The first time I saw this photo, shot by by Ed Zabel in the ’80s, was a few months ago, when I picked up “John F. Kennedy Sites in Dallas-Fort Worth,” the new book from Mark Doty and John H. Slate.
According to the book:
“In a continued effort to compete with modern theater complexes and distance the site with the Oswald arrest, the operators of the Texas removed the ‘TEXAS’ sign and marquee along with other decorative features and covered the exterior with a more modern slip cover in 1965. The Texas continued showing first- or second-run movies until it was closed in December 1989.”
“JFK” director Oliver Stone paid to have that facade stripped in 1991. He also paid for some exterior renovations, including a temporary marquee and “TEXAS” sign, according to the book. A new permanent marquee to match the historical one was installed in 2002, and the new “TEXAS” sign was installed in 2007 as part of renovations funded by a $1.6-million grant from City of Dallas Neighborhood Renaissance Partnership program and $2 million raised by the Oak Cliff Foundation.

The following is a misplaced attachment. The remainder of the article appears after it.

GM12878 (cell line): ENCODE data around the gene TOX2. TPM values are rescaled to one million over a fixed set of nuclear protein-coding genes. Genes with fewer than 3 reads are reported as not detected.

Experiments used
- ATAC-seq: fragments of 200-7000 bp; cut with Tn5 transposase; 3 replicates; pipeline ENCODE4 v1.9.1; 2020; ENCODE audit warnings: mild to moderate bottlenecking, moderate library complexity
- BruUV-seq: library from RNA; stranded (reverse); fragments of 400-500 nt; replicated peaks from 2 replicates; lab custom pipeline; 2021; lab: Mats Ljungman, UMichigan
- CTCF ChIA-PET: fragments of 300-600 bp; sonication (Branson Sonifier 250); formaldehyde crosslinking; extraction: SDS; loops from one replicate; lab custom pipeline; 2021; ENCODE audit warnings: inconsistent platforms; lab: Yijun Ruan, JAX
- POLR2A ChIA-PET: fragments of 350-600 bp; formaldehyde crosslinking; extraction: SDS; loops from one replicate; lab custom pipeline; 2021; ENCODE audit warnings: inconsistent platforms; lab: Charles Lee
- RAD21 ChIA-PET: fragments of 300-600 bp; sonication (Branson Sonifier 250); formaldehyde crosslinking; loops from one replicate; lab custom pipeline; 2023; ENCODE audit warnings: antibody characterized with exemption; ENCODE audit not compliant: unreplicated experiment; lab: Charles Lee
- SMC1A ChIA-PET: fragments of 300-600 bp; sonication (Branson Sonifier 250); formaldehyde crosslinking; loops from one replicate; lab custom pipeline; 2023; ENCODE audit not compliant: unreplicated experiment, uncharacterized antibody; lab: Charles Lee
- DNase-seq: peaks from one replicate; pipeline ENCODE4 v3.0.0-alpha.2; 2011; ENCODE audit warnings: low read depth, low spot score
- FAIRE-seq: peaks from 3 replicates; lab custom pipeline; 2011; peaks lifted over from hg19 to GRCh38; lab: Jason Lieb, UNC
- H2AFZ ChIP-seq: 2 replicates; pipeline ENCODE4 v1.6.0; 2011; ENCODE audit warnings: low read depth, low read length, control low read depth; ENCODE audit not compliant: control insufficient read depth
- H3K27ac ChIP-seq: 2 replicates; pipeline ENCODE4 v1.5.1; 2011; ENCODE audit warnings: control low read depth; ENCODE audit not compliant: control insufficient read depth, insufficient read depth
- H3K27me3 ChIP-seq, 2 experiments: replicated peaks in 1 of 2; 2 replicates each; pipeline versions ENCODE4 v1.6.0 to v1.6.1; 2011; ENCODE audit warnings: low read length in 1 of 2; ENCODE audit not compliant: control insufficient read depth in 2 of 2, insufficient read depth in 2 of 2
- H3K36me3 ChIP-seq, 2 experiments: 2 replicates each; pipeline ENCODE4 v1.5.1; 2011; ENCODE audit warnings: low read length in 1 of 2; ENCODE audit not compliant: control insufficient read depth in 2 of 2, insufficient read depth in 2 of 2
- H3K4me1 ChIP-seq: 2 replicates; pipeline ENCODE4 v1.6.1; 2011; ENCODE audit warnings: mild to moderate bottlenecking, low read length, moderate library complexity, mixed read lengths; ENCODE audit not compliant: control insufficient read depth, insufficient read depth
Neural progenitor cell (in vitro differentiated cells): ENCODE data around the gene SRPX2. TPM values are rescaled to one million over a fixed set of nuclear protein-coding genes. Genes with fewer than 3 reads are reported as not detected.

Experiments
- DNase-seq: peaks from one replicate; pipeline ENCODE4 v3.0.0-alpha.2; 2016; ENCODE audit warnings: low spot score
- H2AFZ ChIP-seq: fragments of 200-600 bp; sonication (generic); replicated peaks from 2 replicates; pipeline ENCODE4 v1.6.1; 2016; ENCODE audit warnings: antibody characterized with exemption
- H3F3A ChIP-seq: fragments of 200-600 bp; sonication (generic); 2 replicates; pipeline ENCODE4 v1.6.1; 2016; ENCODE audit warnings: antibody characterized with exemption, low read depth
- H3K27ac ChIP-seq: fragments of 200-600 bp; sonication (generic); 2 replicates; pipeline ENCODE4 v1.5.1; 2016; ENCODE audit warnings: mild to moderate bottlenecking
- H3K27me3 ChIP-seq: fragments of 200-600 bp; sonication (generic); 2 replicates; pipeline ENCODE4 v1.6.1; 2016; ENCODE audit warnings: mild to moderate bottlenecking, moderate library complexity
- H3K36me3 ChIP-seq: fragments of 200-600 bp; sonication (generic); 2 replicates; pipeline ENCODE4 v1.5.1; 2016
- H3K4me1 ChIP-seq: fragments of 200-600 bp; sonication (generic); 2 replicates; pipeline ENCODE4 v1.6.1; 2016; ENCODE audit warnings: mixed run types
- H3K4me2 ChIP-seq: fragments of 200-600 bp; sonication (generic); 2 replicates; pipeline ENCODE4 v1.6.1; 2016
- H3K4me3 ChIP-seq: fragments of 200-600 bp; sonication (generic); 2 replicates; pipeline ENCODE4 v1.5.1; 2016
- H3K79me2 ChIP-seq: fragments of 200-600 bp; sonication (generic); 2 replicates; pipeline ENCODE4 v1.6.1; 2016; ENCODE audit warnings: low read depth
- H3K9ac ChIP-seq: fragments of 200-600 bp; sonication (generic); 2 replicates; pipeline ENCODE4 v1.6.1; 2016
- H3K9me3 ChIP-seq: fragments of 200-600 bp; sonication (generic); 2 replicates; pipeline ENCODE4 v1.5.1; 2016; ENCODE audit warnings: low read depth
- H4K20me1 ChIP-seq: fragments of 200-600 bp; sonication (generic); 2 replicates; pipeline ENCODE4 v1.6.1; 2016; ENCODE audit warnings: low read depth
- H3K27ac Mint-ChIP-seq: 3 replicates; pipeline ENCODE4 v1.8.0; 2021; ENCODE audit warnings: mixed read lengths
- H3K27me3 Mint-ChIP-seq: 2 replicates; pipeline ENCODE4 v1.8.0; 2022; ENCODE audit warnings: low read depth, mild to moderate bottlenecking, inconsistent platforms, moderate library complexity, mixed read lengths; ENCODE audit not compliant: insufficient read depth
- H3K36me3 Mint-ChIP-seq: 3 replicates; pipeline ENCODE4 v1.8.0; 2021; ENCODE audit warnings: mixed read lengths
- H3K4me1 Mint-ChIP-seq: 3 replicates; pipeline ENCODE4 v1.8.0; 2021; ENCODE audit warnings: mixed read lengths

The theater’s current management team, Aviation Cinemas, has no desire to distance the theater from its Oswald connection. When the team took over the theater a few years ago, they printed logo T-shirts bearing the image of Oswald’s police mugshot.
And next month, the theater will commemorate the 50th anniversary of the assassination with a day of events Nov. 22.
It begins with a screening of “War is Hell” at 1:20 p.m. Admission to that movie and a 2:45 p.m. screening of “Cry of Battle” will cost the 1963 price of 90 cents. The lobby will be open to the public throughout the day with a photo exhibit curated by Slate, who lives in Oak Cliff and is the Dallas city archivist.
At 6:30 p.m., actors will portray theater employees Julia Postal and Butch Burroughs as well as shoe store employee John Brewer in a theatrical recreation of their Warren Commission interviews. And at 8 p.m., Oliver Stone’s “JFK” screens.